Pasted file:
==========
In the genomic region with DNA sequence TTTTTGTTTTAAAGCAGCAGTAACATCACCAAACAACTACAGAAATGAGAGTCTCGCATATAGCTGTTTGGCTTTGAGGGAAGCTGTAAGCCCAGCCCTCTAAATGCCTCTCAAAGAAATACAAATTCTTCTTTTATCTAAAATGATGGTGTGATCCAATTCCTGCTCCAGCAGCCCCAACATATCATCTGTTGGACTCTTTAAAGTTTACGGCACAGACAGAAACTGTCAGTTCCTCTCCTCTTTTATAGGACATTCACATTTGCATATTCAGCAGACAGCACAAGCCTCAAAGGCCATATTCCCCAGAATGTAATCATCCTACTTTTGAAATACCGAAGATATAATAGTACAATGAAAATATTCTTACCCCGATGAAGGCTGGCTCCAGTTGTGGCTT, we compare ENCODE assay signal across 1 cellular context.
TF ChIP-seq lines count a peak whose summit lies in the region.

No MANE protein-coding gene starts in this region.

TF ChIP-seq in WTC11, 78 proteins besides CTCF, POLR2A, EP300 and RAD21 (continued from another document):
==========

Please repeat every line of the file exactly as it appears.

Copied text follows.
In the genomic region with DNA sequence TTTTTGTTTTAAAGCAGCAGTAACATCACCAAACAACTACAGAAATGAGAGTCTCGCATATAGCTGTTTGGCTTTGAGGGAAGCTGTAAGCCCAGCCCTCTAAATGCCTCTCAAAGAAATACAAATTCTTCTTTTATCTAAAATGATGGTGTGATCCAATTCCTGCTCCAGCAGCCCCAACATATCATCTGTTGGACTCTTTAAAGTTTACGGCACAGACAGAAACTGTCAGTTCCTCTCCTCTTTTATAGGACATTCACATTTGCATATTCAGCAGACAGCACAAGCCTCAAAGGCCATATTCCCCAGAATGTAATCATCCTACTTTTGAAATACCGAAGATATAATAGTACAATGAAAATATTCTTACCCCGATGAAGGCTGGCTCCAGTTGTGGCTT, we compare ENCODE assay signal across 1 cellular context.
TF ChIP-seq lines count a peak whose summit lies in the region.

No MANE protein-coding gene starts in this region.

TF ChIP-seq in WTC11, 78 proteins besides CTCF, POLR2A, EP300 and RAD21 (continued from another document):